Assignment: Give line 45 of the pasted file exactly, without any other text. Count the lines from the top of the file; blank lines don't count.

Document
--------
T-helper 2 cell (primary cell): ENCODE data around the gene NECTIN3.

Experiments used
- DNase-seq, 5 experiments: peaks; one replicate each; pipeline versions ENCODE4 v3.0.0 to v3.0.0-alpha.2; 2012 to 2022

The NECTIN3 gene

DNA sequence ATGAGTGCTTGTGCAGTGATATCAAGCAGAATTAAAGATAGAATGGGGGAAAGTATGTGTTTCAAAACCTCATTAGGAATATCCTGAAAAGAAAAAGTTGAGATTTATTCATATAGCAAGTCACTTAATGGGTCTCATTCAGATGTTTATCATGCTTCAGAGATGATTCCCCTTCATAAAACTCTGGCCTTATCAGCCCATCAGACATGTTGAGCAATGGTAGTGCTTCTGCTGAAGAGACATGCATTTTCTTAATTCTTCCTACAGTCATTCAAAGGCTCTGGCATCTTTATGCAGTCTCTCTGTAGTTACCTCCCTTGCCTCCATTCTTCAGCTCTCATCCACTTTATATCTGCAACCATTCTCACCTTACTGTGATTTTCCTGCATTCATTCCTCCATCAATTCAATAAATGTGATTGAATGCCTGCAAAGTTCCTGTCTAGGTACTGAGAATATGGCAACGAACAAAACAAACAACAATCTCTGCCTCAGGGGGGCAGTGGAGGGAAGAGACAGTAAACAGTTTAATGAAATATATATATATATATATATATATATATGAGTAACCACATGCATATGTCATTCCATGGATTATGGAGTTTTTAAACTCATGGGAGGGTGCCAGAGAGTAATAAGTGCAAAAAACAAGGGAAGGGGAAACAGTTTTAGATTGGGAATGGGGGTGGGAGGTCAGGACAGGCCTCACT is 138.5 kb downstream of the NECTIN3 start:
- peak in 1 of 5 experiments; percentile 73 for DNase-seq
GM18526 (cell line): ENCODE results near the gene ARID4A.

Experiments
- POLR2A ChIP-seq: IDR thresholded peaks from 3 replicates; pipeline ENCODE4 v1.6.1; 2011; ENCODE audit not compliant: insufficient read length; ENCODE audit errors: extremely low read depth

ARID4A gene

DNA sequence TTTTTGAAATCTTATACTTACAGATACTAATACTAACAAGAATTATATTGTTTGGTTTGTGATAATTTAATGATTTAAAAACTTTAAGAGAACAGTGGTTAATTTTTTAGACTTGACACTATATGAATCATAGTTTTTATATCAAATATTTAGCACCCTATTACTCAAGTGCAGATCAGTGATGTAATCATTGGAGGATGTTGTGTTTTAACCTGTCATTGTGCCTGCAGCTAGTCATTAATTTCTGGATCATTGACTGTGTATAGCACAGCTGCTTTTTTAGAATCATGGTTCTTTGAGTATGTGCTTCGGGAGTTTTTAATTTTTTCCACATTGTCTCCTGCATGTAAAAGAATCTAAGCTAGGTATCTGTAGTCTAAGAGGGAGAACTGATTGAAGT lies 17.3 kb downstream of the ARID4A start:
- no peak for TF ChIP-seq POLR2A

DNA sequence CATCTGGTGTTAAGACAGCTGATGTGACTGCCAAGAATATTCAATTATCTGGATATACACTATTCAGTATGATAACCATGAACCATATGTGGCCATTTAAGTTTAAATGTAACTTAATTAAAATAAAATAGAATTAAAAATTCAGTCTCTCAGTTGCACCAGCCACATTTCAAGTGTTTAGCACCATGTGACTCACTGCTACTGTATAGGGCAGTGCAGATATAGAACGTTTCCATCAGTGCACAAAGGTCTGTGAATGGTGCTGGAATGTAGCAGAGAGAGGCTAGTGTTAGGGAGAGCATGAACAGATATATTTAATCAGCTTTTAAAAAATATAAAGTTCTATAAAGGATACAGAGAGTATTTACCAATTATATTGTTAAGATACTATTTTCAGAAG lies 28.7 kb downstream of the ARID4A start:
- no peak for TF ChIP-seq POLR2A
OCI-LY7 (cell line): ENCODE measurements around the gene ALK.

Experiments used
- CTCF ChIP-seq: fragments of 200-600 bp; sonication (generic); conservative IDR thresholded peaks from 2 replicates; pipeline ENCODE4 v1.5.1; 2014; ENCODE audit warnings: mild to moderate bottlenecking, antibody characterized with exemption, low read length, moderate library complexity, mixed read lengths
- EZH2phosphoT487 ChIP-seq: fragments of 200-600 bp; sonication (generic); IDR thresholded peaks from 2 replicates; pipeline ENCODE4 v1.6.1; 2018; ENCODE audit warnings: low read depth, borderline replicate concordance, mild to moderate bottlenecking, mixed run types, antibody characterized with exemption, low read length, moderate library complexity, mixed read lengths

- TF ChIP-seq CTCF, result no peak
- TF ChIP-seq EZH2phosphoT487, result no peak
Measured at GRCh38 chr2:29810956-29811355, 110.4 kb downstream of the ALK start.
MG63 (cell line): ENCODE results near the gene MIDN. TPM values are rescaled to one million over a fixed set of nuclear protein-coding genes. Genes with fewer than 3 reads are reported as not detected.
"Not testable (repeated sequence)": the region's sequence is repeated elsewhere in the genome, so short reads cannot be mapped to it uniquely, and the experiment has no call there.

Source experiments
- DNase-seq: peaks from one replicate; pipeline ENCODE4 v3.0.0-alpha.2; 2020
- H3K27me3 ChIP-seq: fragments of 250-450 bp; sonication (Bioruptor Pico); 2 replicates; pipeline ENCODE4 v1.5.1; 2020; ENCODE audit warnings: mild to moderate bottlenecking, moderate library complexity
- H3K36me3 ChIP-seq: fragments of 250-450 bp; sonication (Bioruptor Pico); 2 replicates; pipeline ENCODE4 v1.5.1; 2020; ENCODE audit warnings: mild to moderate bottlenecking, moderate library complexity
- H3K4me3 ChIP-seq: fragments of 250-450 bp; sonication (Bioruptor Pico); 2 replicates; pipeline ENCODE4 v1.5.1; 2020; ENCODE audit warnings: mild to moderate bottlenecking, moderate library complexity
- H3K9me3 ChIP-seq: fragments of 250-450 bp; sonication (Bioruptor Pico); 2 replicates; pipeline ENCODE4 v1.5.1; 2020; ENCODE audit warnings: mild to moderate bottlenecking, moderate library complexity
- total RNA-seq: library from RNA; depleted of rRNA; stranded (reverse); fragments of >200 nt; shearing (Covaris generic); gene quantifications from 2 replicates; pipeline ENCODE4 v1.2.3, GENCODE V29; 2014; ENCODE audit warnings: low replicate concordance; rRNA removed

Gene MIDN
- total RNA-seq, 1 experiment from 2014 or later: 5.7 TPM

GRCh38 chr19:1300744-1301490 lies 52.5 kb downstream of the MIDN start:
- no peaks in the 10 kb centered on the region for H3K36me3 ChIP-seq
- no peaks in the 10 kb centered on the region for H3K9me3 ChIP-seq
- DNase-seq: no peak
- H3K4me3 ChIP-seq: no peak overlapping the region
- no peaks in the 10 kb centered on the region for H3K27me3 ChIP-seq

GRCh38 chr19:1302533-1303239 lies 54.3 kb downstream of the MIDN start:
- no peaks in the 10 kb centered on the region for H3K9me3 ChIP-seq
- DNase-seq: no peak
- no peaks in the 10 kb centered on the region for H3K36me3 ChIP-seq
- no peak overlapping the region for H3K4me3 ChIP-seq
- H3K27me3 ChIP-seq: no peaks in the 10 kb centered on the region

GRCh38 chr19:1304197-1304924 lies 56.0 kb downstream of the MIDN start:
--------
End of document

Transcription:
GRCh38 chr19:1304197-1304924 lies 56.0 kb downstream of the MIDN start: